mineral takes on the external form of the original mineral,
as a ftised metal the form of the mould into which it is cast.
Again : crystals are sometimes incrusted over by other
minerals, as cubes of fluor by quartz ; and when the fluor is
afterwards dissolved away, as sometimes happens, hollow
cubes of quartz are left.
The first kind of pseudomorphs, are pseudomorphs by aL
teration ; the second, pseudomorphs by replacement /* the
What is a psendomorphous crystal ? What is the first, the second,
the third and the fourth mode of pseudomorphism 1 What are they
* From the Greek pseudes, false, and tnorphe, form.
LUSTBR OF MINEBAL8. 56
iVird, pseudomorphs hy inJUtraiion ; the fourth, pseudomarphs
Pseudomorphous crystals are distinguished bj having a
different structure and cleavage from that of the mineral
imitated in form, and a different hardness, and usually little
A large number of minerals have been met with as pseu-
domorphs. The causes of such changes have operated very
widely and produced important geological results.
CHAPTER III.— PHYSICAL PROPERTIES OF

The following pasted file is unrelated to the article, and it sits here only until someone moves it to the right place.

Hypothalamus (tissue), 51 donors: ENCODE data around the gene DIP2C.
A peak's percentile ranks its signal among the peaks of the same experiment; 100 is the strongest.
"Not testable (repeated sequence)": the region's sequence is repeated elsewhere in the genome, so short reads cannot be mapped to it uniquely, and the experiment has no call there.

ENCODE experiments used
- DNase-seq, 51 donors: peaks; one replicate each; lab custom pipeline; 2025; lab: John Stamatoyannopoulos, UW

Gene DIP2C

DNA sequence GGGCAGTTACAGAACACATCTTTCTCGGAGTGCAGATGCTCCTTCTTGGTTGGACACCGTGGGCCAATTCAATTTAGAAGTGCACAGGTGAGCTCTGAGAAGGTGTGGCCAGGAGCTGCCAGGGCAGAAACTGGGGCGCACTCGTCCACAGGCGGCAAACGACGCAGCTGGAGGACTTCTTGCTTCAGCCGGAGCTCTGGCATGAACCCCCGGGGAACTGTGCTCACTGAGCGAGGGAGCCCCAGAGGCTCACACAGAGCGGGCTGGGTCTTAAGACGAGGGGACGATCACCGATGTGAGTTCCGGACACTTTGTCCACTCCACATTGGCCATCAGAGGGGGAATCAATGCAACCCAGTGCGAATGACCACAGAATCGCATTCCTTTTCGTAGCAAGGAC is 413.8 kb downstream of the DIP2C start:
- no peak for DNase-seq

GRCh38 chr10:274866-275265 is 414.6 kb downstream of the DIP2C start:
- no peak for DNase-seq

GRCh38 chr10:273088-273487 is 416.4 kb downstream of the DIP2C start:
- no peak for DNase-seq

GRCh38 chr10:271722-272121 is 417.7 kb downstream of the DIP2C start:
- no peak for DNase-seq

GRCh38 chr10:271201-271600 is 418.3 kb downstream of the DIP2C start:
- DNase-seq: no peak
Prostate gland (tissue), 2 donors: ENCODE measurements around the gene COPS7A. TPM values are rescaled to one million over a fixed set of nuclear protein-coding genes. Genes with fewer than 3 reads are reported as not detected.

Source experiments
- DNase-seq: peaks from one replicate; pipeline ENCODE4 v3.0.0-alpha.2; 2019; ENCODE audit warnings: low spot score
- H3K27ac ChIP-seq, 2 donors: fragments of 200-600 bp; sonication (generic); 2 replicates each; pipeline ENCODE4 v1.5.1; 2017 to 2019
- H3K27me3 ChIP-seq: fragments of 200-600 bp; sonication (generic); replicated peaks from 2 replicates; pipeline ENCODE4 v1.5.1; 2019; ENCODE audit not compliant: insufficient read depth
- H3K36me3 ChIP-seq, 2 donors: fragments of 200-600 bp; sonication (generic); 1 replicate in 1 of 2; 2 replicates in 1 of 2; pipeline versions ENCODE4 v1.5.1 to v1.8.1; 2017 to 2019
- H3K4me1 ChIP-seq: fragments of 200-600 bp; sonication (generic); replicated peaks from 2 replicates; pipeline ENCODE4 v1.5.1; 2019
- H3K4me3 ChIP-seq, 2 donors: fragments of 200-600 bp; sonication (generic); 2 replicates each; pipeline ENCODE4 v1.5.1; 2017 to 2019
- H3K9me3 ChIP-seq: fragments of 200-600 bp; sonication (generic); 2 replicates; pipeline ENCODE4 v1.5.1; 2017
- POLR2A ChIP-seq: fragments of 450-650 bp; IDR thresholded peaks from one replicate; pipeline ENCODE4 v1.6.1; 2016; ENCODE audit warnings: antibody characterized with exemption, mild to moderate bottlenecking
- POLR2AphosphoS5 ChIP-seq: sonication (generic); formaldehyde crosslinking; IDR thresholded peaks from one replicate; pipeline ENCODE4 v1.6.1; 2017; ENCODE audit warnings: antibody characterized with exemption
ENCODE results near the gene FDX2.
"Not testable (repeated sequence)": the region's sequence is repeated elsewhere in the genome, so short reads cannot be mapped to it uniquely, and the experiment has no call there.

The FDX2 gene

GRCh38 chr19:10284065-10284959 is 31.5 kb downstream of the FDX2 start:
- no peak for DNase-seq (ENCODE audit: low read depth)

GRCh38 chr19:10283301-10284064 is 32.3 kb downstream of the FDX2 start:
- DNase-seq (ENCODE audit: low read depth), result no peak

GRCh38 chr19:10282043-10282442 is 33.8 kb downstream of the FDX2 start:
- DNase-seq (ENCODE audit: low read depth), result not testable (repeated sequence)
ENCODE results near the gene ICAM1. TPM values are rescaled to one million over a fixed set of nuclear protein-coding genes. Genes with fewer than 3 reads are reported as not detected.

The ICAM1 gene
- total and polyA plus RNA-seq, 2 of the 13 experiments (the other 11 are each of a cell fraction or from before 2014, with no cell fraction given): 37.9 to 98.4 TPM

CHARACTERS DEPENDIirO ON LIGHT.
The characters depending on light are of Jive kinds, and
arise from the power of minerals to reflect^ transmUj or enUi
light. They are as follows :
1. Luster; 2. Color; 3. Diaphaneity; 4. Refraction;
90. The luster of minerals depends on the nature of their
sur&ces, which causes more or less light to be reflected.
There are different degrees of intensity of luster^ and also
different kinds of luster,
a. The kinds of luster are six, and are named from some
fiimiliar object or class of objects.
1. Metallic : the usual luster of metals. Imperfect me-
tallic luster is expressed by the term suh-metalUc,
2. Vitreous : the luster of broken glass. An imperfect
vitreous luster is termed suh^vUreous. Both the vitreous and
sub-vitreous lusters are common. Quartz possesses the
former in an eminent degree ; calcareous spar oflen the lat-
ter. This luster may be exhibited by minerals of any color.
3. Resinous : luster of the yellow resins. Ex. opal, zinc
4. Pearly : like pearl. Ex. talc, native magnesia, stil-
bite, &;c. When united with sub-metallic luster, \he term
metalUC'pearly is applied.
How are -pseudomorphous crystals distinguished ? What characters
depend on light 1 Explain the varieties of luster, metallic, vitreous, dec